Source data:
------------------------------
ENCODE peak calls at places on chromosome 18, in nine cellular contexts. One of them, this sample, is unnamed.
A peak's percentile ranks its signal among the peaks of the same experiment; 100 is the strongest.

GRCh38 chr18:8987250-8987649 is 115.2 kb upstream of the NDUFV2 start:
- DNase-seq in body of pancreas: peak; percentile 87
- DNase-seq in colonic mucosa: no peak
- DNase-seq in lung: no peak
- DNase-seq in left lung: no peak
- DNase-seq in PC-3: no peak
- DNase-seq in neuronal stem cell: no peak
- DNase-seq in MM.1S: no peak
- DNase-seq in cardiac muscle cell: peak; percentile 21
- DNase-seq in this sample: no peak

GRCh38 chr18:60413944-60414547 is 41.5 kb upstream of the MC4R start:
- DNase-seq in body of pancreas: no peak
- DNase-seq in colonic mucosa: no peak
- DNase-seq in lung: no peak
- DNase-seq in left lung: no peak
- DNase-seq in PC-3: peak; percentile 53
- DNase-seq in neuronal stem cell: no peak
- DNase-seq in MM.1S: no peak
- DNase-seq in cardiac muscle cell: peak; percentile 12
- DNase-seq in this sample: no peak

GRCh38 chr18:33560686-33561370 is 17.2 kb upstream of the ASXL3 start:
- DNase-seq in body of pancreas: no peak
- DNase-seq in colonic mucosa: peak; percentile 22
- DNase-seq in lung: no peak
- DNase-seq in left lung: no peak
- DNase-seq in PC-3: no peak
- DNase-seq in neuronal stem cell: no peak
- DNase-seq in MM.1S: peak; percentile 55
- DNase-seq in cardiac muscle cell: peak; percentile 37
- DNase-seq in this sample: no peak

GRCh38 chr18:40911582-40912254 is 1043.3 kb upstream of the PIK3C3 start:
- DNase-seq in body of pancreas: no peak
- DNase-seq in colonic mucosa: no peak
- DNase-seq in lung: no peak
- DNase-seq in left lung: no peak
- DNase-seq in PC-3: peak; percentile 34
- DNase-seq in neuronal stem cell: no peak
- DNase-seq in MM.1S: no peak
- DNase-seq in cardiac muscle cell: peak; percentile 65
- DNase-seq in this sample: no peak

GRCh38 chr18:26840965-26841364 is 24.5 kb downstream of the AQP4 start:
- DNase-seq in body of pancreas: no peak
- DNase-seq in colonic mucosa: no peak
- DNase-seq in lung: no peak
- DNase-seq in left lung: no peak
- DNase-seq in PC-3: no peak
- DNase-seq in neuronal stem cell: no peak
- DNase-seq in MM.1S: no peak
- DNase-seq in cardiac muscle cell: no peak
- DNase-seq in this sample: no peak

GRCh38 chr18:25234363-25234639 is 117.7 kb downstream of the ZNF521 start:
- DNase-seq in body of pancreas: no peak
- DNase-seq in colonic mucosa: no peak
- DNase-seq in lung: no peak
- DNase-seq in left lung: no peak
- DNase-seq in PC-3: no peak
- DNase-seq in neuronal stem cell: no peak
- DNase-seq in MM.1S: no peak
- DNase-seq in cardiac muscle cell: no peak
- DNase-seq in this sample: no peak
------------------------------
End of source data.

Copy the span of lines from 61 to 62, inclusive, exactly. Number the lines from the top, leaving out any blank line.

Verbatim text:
- DNase-seq in cardiac muscle cell: no peak
- DNase-seq in this sample: no peak